• Content Count

  • Joined

  • Last visited

  • Days Won

  • Donations

    0.00 -1 

Everything posted by verne

  1. mould will always grow where there is food and moisture for it. a lot of it is bad for the health too. i think part of your problem is likely to be your painted walls. modern plastic emulsion paints aren't breathable - in fact they are so good they can be used as an isolator coat between paints of different (incompatible) types to prevent reactions between them... using these for decoration instead of the more traditional whitewashes or limewashes (or nothing at all) will seal off the wall as if you have put a membrane over it, concentrating the escaping moisture into areas where the paint fil
  2. i don't know much about stone built dwellings. a lot of the traditional peasant type houses were built of little more than rubble and were always damp and slightly better housing was built with cavity walls that had a decent stone facing but an infill of rubble and rubbish to keep the cost down... i suggest you investigate the possibility of a damp course of some sort before you begin spending much money on the place. an injection damp course probaly wouldn't be very successful alone - depending on the type of stone and construction the chemical would probably only saturate the mortar - but th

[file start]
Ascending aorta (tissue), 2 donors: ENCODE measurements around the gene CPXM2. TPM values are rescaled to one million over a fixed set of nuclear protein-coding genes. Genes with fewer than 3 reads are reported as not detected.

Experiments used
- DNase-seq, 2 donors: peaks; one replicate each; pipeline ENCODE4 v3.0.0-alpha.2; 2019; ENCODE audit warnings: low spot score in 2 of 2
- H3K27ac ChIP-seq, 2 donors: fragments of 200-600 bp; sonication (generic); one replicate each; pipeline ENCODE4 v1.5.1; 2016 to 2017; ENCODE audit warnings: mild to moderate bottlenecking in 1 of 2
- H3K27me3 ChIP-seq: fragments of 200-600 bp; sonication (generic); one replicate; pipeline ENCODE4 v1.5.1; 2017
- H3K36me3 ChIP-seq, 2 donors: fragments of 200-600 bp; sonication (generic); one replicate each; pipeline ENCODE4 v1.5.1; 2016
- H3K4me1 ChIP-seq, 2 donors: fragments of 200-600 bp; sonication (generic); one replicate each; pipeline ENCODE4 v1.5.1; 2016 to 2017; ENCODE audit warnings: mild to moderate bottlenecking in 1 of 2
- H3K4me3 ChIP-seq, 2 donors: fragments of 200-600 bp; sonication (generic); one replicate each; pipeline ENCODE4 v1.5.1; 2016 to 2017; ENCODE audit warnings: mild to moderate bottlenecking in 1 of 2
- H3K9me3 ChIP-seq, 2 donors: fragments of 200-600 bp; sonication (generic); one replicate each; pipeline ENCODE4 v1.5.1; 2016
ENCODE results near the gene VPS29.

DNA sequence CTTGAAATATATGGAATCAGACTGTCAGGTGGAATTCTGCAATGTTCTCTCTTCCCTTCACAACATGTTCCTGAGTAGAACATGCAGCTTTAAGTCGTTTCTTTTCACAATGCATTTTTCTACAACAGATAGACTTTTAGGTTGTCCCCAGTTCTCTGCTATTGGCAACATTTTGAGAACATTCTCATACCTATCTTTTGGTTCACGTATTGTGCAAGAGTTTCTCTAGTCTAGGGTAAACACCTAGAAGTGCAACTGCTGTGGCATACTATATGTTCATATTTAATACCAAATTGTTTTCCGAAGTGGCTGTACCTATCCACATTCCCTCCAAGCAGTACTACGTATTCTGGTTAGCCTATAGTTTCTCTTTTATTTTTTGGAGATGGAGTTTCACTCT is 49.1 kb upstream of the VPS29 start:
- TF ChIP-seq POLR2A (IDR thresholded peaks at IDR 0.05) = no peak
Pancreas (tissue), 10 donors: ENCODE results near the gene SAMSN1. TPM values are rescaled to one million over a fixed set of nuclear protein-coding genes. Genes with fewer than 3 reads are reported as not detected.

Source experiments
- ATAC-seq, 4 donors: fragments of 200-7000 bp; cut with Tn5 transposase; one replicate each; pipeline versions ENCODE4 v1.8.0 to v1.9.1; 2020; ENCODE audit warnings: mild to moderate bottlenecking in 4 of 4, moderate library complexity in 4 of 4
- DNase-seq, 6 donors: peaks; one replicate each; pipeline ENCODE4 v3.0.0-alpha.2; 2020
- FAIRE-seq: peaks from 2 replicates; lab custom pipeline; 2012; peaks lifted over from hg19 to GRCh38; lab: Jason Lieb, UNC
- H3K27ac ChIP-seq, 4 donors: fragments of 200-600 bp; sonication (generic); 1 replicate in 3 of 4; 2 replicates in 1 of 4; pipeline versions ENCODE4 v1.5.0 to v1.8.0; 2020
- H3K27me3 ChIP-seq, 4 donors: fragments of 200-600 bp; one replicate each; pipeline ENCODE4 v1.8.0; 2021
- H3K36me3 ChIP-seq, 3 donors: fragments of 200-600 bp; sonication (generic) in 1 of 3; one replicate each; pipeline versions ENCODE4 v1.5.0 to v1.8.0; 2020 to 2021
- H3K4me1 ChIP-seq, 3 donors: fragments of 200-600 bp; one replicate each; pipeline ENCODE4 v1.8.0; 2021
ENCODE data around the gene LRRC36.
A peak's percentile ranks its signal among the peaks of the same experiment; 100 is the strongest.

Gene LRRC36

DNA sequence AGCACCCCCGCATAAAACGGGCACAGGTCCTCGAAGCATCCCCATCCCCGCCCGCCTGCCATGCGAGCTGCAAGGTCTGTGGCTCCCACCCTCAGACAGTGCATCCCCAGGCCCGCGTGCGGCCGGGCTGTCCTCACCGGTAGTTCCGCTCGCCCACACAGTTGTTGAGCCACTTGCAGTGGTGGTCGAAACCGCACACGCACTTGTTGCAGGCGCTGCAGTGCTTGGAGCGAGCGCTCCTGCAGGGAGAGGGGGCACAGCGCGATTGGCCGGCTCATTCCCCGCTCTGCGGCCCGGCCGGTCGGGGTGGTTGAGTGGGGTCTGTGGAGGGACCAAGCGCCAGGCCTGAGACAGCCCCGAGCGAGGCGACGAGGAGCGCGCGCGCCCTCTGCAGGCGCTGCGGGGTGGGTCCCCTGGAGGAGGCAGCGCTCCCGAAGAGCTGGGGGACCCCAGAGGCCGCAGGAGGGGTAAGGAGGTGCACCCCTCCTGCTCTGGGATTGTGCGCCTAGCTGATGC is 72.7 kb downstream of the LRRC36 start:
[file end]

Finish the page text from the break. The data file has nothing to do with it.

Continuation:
3. it would be a good idea to try and minimise the damp if you can by attempting to trace the source and then taking a few precautions... an area that is naturally damp must be well ventilated and the source of the damp must not be covered with anything that can't breath... drylining the walls will probably drive more damp into the narrow strip between the floors dampening the woodwork... damp in solid walls can be caused by rising damp bridging the damp course (if it has one) in some way - perhaps by the internal plastering or because the ground level outside is too high or because a porous floo